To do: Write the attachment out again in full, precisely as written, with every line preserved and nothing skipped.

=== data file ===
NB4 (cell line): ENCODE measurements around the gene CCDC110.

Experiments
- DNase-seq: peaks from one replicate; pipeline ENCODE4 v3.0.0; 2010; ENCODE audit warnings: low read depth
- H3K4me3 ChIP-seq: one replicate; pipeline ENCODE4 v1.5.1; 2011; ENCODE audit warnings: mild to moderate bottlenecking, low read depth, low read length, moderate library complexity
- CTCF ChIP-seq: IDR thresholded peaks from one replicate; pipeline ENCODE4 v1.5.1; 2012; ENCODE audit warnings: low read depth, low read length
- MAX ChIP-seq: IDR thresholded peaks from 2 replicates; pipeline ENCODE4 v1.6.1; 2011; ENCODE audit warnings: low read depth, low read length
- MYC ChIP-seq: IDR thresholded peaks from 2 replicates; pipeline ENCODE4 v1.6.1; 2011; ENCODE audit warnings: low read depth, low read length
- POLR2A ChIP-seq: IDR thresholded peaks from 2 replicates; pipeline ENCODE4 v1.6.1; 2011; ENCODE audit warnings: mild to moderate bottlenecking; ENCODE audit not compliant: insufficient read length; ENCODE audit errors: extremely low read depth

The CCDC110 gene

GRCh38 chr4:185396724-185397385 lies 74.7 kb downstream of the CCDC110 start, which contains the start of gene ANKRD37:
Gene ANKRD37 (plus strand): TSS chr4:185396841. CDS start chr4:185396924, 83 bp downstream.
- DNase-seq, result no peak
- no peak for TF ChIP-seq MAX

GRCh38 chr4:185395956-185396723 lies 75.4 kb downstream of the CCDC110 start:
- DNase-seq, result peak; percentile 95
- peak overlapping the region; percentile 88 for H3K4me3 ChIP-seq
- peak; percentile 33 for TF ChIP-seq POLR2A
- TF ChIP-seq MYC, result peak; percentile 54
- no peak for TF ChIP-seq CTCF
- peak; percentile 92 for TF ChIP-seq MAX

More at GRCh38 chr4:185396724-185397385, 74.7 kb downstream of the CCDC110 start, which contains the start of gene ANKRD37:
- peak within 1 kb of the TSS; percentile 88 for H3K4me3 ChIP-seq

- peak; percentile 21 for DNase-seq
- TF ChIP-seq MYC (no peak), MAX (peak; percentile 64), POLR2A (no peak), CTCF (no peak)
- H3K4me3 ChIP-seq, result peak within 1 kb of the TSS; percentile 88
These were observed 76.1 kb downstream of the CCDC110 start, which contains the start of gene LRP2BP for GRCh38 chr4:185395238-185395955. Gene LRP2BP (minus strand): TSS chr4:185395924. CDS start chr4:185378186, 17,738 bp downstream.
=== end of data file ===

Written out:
NB4 (cell line): ENCODE measurements around the gene CCDC110.

Experiments
- DNase-seq: peaks from one replicate; pipeline ENCODE4 v3.0.0; 2010; ENCODE audit warnings: low read depth
- H3K4me3 ChIP-seq: one replicate; pipeline ENCODE4 v1.5.1; 2011; ENCODE audit warnings: mild to moderate bottlenecking, low read depth, low read length, moderate library complexity
- CTCF ChIP-seq: IDR thresholded peaks from one replicate; pipeline ENCODE4 v1.5.1; 2012; ENCODE audit warnings: low read depth, low read length
- MAX ChIP-seq: IDR thresholded peaks from 2 replicates; pipeline ENCODE4 v1.6.1; 2011; ENCODE audit warnings: low read depth, low read length
- MYC ChIP-seq: IDR thresholded peaks from 2 replicates; pipeline ENCODE4 v1.6.1; 2011; ENCODE audit warnings: low read depth, low read length
- POLR2A ChIP-seq: IDR thresholded peaks from 2 replicates; pipeline ENCODE4 v1.6.1; 2011; ENCODE audit warnings: mild to moderate bottlenecking; ENCODE audit not compliant: insufficient read length; ENCODE audit errors: extremely low read depth

The CCDC110 gene

GRCh38 chr4:185396724-185397385 lies 74.7 kb downstream of the CCDC110 start, which contains the start of gene ANKRD37:
Gene ANKRD37 (plus strand): TSS chr4:185396841. CDS start chr4:185396924, 83 bp downstream.
- DNase-seq, result no peak
- no peak for TF ChIP-seq MAX

GRCh38 chr4:185395956-185396723 lies 75.4 kb downstream of the CCDC110 start:
- DNase-seq, result peak; percentile 95
- peak overlapping the region; percentile 88 for H3K4me3 ChIP-seq
- peak; percentile 33 for TF ChIP-seq POLR2A
- TF ChIP-seq MYC, result peak; percentile 54
- no peak for TF ChIP-seq CTCF
- peak; percentile 92 for TF ChIP-seq MAX

More at GRCh38 chr4:185396724-185397385, 74.7 kb downstream of the CCDC110 start, which contains the start of gene ANKRD37:
- peak within 1 kb of the TSS; percentile 88 for H3K4me3 ChIP-seq

- peak; percentile 21 for DNase-seq
- TF ChIP-seq MYC (no peak), MAX (peak; percentile 64), POLR2A (no peak), CTCF (no peak)
- H3K4me3 ChIP-seq, result peak within 1 kb of the TSS; percentile 88
These were observed 76.1 kb downstream of the CCDC110 start, which contains the start of gene LRP2BP for GRCh38 chr4:185395238-185395955. Gene LRP2BP (minus strand): TSS chr4:185395924. CDS start chr4:185378186, 17,738 bp downstream.